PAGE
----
|Joseph J. Denison|
October 1, 1815|
|Died||February 19, 1900
Joseph J. Denison (October 1, 1815 – February 19, 1900) was a Methodist pastor; the first President of Kansas State University; and a founder of Manhattan, Kansas, having volunteered to go to Kansas Territory with the New England Emigrant Aid Company in 1855 to fight against the extension of slavery.
Founder of a town and college
In 1855, Denison was convinced by his brother-in-law, Isaac Goodnow, that he should move to Kansas Territory to help establish a new town for the New England Emigrant Aid Company. On March 13, 1855, Denison joined a party of Company members leaving Boston, and made his way to Kansas Territory, which was soon to boil over with violence. (See Bleeding Kansas.) Over the next several years Denison was part of a small group that settled and built the abolitionist town of Manhattan, Kansas, at the union of the Kansas River and the Big Blue River in the Flint Hills.
By 1857 Denison and Goodnow, along with others, hatched a plan to create a Methodist college in Manhattan. In April 1857, at a meeting of the Methodist Church Conference, a plan for the college was properly inaugurated. The following year, on February 9, 1858, Manhattan's "Blue Mont Central College" was incorporated by act of the Kansas Territorial Legislature and Territorial Governor James Denver. By 1860, a large building was erected and the school was open and operating, with Denison as President. However, the institution was already struggling financially.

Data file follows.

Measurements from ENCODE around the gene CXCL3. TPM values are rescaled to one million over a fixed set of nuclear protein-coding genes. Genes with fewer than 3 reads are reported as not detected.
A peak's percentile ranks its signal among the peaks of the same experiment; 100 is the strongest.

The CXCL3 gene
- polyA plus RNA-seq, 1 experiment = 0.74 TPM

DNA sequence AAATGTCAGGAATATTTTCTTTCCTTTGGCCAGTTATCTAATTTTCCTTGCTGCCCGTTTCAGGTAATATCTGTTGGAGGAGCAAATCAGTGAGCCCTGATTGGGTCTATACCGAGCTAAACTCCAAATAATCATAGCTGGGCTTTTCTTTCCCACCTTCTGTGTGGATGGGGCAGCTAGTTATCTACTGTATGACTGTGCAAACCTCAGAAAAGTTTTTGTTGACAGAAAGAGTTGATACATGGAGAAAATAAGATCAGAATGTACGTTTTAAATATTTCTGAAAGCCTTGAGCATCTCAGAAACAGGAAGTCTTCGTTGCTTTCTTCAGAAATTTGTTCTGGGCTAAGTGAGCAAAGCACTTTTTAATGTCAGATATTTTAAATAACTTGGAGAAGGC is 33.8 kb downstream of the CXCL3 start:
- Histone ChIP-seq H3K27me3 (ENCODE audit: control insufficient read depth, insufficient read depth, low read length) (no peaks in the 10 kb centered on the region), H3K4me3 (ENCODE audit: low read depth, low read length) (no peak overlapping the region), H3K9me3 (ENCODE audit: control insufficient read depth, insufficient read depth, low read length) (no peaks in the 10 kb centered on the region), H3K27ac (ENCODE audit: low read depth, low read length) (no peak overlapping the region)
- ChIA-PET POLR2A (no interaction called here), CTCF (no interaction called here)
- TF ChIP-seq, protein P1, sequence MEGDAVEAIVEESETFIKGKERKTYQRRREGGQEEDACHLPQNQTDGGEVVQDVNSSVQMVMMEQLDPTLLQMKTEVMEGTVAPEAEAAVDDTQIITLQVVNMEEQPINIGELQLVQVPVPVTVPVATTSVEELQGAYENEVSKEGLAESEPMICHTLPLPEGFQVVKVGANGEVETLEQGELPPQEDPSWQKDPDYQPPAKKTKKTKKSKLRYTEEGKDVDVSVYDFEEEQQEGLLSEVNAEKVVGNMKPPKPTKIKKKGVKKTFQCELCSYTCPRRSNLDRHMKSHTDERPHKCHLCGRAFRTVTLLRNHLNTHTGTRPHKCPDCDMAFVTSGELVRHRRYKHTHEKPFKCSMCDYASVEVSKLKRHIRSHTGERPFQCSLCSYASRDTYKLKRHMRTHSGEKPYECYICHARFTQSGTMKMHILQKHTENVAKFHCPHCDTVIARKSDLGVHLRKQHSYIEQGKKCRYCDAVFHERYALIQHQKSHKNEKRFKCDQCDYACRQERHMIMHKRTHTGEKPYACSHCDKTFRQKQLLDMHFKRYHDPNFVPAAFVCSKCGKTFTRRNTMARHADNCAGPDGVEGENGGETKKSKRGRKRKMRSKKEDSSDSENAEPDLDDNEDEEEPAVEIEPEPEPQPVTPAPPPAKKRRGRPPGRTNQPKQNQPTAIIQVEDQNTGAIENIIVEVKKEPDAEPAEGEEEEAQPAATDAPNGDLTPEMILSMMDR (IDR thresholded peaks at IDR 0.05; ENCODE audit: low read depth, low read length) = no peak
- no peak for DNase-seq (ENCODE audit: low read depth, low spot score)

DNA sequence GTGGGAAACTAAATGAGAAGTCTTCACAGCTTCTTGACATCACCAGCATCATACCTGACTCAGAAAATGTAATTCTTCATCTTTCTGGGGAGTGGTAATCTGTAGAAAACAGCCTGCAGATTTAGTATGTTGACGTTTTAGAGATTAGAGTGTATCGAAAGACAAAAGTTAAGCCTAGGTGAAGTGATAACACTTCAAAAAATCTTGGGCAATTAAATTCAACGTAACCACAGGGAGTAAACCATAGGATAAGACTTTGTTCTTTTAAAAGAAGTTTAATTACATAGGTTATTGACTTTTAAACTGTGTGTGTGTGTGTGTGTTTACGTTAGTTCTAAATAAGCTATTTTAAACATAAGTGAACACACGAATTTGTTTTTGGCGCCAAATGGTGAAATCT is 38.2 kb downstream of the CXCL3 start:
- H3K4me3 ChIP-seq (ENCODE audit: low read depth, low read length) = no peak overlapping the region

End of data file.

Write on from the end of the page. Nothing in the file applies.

When Kansas was admitted to the United States in 1861, one of the first things the new state Legislature planned to do was to establish a state University. After two years of political wrangling, on February 16, 1863, the state accepted Manhattan's offer to donate the Blue Mont College building and grounds, and established the state's Land-grant university at the site – the institution that would become Kansas State University.
At the first meeting of the state Board of Regents on July 23, 1863, Denison was hired as the first President of Kansas State Agricultural College. He served in this position for ten years. During his term, Denison managed a number of important accomplishments, including establishing a faculty and acquiring valuable land that would later become the center of the university. Under his direction, the school attracted Benjamin Franklin Mudge as Chair of the geology department; Mudge led his Kansas State students on fossil-collecting expeditions to Western Kansas as part of the Bone Wars. Despite Denison's accomplishments, the state asked for his resignation in 1873.
After leaving Kansas State, Denison was hired as President of Baker University, a Methodist school in Baldwin City, Kansas. He held this position from 1874 to 1879, before retiring to work with the Methodist church in the town he helped settle, Manhattan. He died on February 19, 1900, in Manhattan, which had by then grown into a thriving college town of 3,500.
- Two buildings have been named Denison Hall on the Kansas State University campus. The first burned down in 1934 and the second was demolished in 2005. There is currently no building named in his honor on the K-State campus.
- Williard, Julius T. (1940) History of Kansas State College of Agriculture and Applied Science.